Please ensure Javascript is enabled for purposes of website accessibility

Tried & Proven: Managing and leading great staff meetings

Nancy Byerly Jones//January 21, 2011//

Tried & Proven: Managing and leading great staff meetings

Nancy Byerly Jones//January 21, 2011//

Listen to this article

 By NANCY BYERLY JONES, Special to Lawyers Weekly

[email protected]


Byerly Jones

I’d be a very rich gal if I had a nickel for every employee complaint I’ve heard during my 20-plus years of law office consulting about negative, unproductive staff meetings!

A No. 1 request from staff is the desire for upbeat and informative meetings. In some firms, they just want meetings that are taken seriously and not cancelled at a moment’s notice for non-emergency reasons (or excuses!).  In others, they object to information and instructions being shared in a “shoot-from-the-hip” and rushed manner.

But history shows that firm leaders who plan for and hold productive, regular staff meetings are rewarded with high productivity, good office morale and efficiency.

Here’s a partial listing of recommended ingredients for successful staff meetings:

  • Know what the objectives are for the meeting as well as what amount of time should be allotted to each matter (e.g. education, updates regarding firm news, 10-15-minute workshops conducted by different staff members each time, brainstorming of solutions needed for specific issues, Q&A time, etc.).
  • Share an informal agenda with all participants a few days ahead of the meeting, ask them for suggestions about the agenda and remind everyone to come appropriately prepared.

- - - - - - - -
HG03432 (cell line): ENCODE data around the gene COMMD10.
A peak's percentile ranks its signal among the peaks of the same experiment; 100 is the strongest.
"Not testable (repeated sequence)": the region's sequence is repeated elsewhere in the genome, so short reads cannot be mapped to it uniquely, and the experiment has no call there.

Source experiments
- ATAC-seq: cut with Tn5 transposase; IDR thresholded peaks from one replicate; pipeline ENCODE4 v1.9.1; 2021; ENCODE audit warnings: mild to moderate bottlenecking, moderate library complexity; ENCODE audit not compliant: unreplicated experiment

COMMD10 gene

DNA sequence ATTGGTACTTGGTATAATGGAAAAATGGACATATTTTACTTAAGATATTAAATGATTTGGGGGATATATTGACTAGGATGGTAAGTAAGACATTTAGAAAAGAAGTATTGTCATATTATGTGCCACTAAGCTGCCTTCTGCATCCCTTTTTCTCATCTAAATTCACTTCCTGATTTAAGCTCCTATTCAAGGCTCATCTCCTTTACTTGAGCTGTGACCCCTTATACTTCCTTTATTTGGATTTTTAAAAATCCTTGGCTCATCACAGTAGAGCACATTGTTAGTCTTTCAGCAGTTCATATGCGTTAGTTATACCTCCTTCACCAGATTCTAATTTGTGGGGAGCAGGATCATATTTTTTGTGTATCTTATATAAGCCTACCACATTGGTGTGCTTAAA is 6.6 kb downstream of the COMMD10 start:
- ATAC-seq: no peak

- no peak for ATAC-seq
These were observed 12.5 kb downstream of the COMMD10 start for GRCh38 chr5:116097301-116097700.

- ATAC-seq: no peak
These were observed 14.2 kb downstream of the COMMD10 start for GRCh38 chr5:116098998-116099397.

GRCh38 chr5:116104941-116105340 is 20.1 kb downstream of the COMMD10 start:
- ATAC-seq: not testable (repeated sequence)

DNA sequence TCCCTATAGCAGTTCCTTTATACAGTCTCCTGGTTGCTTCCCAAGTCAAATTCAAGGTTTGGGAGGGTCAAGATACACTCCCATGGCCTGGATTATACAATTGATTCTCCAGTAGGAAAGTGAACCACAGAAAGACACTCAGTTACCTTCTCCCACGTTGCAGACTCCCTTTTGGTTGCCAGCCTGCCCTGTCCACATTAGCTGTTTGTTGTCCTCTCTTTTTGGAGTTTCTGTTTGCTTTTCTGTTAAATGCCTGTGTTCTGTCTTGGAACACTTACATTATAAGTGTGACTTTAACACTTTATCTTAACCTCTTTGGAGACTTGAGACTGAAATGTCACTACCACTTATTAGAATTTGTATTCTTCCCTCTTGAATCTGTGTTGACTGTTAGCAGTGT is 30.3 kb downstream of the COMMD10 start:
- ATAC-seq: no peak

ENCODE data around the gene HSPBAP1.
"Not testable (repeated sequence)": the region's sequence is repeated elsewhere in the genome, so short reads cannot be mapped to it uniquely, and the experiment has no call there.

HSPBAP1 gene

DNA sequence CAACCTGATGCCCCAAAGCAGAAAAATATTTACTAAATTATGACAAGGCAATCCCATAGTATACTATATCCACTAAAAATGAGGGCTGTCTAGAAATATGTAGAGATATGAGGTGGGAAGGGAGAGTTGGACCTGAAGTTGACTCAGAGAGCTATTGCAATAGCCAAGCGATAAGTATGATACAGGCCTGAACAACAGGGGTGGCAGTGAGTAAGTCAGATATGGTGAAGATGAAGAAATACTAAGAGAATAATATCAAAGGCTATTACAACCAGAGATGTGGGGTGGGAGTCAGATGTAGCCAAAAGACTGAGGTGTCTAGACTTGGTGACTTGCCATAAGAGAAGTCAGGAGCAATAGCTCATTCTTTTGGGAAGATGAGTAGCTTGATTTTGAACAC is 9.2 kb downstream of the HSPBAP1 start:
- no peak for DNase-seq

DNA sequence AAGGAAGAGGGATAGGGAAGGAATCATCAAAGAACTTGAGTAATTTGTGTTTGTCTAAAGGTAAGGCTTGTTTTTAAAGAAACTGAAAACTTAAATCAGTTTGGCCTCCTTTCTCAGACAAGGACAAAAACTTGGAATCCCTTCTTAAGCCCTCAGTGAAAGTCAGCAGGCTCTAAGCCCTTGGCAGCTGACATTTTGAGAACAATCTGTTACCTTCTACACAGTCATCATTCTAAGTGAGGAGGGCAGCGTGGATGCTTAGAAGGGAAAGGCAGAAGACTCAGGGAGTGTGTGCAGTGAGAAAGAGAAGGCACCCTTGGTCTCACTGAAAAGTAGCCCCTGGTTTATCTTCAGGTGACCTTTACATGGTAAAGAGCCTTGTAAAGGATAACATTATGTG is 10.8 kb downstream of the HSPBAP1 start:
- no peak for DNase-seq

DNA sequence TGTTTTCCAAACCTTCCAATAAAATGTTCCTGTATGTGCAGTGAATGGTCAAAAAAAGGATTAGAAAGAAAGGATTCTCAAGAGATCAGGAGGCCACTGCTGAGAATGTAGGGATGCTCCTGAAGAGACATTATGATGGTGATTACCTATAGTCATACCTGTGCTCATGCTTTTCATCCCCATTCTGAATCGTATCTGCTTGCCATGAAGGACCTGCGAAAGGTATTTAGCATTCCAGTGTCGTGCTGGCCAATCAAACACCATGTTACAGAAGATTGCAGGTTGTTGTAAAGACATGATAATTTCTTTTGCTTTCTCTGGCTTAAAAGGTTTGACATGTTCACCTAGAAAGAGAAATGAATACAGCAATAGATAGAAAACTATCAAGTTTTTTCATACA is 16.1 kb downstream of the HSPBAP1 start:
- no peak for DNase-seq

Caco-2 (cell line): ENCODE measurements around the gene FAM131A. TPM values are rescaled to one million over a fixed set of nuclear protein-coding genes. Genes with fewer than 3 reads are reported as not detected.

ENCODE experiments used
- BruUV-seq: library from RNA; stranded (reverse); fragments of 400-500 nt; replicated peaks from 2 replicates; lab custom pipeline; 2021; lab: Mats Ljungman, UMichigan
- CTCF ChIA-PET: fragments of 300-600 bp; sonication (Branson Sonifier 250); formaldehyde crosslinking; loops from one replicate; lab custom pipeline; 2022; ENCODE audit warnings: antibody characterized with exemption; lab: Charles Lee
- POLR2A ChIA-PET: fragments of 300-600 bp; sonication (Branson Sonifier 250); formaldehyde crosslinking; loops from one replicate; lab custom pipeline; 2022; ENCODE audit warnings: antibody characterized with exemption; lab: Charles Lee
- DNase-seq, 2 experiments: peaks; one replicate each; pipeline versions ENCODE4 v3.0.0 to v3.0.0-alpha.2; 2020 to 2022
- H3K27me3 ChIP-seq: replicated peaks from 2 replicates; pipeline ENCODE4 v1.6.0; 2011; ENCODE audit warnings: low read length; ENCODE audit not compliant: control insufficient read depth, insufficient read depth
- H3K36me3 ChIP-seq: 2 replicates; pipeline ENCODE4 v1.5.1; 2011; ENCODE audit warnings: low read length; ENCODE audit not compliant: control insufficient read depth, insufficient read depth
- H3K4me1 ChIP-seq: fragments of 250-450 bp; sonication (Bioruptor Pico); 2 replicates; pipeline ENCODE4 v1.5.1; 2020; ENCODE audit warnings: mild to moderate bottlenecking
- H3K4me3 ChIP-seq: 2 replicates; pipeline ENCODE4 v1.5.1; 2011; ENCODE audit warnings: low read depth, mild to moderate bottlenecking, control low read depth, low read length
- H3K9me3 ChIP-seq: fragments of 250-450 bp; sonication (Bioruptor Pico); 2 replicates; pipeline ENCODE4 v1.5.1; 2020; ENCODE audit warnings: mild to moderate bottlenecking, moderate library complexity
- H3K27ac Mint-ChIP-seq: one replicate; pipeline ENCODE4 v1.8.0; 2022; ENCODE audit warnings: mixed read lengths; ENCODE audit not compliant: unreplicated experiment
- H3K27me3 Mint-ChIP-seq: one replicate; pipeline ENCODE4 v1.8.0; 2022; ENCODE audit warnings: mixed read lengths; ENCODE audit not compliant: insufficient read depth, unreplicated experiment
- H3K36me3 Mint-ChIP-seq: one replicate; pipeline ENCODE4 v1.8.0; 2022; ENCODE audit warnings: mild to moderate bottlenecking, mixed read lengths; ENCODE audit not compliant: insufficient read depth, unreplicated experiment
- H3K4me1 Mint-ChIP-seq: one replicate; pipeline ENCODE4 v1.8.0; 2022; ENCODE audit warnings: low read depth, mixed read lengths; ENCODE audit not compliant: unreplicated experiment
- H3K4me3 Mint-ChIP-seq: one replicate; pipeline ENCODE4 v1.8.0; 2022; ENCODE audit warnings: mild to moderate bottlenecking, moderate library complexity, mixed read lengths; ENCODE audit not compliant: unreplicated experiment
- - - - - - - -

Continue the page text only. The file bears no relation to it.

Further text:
• Decide on what the parameters and “rules” will be for all (e.g. Cell phones to be banned from meetings? Accountability for tardiness or no-shows? Plan for ensuring time for asking questions, responding, etc.)
  • Plan ahead for how the meeting will be kept moving in a timely manner, how to nip any verbal or body language negativity at its onset, how to set a positive tone at the start, during the meeting and at its closure.
  • Include time at each meeting for publicly thanking any deserving employees for things (big or small) they have done well and/or above and beyond the call of duty.
  • Midway, take time to review the written agenda to ensure all matters being covered in a fair and timely manner.
  • Before closing, have everyone write down what, if any, decisions were made, who is to do what by when and what agenda items need to be carried over until the next meeting or what new ones need to be added.
  • Thank everyone for their participation and ask them to give you some quick feedback about what parts of the meeting worked well and what aspects may need some improvement. Also, encourage them to send you their written, confidential feedback via a memo if they prefer.
  • Post-meeting, have a plan for monitoring who is to do what and ensure they are doing it. Again, are there any consequences for ignoring what employees were asked and agreed to do?
  • Consider rotating meeting planners and facilitators instead of depending on the same person or persons to plan and conduct re-occurring staff meetings.

Any and all time spent learning how to plan and facilitate more effective meetings yields great rewards. The firm, its leaders, staff and clients will reap immediate and ongoing returns.

 Editor’s note: Byerly Jones assists law offices, businesses and individuals with leadership and personnel development, strategic planning, systems and risk management. A former practicing attorney, she also serves as a mediator. For more information, check out or

Top Legal News

See All Top Legal News


See All Commentary